In order to prove this novel conclusion he started afresh from the Cartesian " I think " in the Kantian form of the synthetic unity of apperception acting by a priori categories; but instead of allowing, with all previous metaphysicians, that the Ego passively receives sensations from something different, and not contenting himself with Kant's view that the Ego, by synthetically combining the matter of sensations with a priori forms, partially constructs objects, and therefore Nature as we know it, he boldly asserted that the Ego, in its synthetic unity, entirely constructs things; that its act of spontaneity is not mere synthesis of passive sensations, but construction of sensations into an object within itself; and that therefore understanding makes as well as shapes Nature.
As long as even the meagre realism of the Kantian thing in itself is maintained, the account of there being one sun is simply that one thing causes different phenomena in different minds.
- Noumenal Idealism In Germany Noumenal idealism is the metaphysics of those who suppose that all known things are indeed mental, but not all are phenomenal in the Kantian sense, because a noumenon is knowable so long as by a noumenon we mean some mental being or other which we somehow can discover beyond phenomena.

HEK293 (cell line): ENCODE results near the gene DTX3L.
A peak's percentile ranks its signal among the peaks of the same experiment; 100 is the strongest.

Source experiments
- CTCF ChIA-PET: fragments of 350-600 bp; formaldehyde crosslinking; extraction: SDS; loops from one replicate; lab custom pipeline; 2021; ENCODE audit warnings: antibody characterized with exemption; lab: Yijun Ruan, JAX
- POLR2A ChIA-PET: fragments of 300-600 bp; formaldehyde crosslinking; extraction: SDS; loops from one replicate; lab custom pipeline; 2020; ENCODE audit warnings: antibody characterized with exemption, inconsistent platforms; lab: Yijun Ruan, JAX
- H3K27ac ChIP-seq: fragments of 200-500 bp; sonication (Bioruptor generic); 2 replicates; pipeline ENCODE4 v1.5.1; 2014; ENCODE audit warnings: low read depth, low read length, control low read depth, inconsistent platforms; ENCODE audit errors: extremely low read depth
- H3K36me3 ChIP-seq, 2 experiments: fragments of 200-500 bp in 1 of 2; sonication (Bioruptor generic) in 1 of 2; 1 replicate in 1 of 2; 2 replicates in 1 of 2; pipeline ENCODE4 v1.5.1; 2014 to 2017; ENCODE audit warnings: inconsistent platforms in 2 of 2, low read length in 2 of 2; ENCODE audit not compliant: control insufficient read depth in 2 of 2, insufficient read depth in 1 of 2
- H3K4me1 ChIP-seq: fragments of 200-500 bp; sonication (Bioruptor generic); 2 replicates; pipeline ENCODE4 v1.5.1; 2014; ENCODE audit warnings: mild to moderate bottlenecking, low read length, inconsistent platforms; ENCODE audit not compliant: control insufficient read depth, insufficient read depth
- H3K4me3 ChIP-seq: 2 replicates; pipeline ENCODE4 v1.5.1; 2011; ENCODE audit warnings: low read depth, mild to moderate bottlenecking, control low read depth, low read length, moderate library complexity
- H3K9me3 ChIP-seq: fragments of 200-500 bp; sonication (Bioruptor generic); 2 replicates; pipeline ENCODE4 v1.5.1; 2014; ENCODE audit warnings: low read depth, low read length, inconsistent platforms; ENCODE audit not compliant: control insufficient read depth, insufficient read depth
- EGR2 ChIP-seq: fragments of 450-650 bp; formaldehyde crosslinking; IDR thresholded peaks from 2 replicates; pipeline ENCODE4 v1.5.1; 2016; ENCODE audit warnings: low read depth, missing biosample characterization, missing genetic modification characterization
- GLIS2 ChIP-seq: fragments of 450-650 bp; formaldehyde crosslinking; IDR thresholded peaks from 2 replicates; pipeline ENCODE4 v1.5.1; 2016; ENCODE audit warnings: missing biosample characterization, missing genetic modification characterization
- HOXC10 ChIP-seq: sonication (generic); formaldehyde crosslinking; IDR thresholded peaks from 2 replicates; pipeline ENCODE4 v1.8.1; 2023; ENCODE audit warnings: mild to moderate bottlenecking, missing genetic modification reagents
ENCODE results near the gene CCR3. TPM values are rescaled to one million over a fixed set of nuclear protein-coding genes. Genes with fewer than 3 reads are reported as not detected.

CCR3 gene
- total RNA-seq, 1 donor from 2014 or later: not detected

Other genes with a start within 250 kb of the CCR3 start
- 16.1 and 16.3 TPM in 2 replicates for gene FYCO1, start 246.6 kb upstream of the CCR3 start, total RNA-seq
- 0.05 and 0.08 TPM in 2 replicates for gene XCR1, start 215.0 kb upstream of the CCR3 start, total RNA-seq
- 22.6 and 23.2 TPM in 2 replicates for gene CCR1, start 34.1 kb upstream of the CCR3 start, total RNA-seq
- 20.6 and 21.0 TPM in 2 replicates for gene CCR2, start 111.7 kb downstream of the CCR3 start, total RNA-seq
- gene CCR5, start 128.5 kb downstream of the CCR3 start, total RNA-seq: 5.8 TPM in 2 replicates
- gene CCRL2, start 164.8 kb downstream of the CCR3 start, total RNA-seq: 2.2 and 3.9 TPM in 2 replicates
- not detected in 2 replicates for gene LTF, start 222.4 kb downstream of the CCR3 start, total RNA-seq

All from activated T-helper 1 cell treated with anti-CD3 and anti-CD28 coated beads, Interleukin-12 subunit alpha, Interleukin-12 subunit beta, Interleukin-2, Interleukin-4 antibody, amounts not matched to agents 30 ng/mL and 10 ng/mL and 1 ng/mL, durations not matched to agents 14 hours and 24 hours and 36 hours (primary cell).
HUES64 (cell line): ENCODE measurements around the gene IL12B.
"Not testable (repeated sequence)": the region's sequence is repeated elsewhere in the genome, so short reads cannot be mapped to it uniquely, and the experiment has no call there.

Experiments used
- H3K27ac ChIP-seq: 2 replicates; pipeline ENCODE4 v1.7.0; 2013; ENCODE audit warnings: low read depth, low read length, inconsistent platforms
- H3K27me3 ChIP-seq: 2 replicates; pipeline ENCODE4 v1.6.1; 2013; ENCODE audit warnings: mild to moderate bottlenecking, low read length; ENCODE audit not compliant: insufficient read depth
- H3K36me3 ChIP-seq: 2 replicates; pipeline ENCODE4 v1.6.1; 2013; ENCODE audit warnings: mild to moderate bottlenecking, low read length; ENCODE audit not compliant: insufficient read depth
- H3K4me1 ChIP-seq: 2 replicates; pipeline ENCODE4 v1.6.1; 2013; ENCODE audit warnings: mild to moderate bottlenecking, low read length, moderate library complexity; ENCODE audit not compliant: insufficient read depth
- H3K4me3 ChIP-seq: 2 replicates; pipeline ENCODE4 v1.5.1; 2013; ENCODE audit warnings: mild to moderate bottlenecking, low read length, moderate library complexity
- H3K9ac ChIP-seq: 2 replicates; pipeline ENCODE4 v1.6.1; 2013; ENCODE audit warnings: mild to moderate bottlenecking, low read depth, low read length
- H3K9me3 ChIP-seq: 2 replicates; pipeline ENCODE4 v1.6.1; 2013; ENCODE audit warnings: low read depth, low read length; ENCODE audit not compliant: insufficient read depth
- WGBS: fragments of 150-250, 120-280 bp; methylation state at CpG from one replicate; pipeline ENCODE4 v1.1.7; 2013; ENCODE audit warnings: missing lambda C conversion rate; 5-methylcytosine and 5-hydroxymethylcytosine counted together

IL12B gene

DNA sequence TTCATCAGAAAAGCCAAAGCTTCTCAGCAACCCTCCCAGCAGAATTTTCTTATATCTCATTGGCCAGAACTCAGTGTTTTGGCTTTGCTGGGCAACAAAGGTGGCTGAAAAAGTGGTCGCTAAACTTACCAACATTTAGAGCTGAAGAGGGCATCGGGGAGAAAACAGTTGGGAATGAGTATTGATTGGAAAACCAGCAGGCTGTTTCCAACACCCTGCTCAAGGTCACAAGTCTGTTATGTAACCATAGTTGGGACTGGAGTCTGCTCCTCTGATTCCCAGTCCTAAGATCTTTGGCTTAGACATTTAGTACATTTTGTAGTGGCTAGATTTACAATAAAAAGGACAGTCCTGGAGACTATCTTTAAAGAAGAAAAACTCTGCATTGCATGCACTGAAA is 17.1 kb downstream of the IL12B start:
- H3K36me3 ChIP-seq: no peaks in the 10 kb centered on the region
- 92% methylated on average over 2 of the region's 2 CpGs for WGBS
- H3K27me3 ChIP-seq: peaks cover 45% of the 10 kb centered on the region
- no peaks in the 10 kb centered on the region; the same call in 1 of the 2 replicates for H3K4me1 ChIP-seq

If things different but similar have the same attributes, and are thereby the same, then in the first place the Kantian categories, though thoughts of mental origin and therefore confined to mind, are nevertheless applicable to things, because things, though different from, are the same as, thoughts, and have the categories of thoughts; in the second place, the Fichtian Ego of mankind is not the Absolute Reason of God, and yet is the same Absolute Reason; in the third place, the Schellingian Nature is the "other " of Spirit, and yet, being a mere reflex of the Idea of Nature, is identical with Spirit; and as this Spirit is everywhere the same in God and men, Nature is also identical with our Spirit, or rather with the Infinite Spirit, or Absolute Reason, which alone exists.
He really accepted, like Kant, the hypothesis of a sense of sensations which led to the Kantian conclusion that the Nature we know in time and space is mere sensible appearances in us.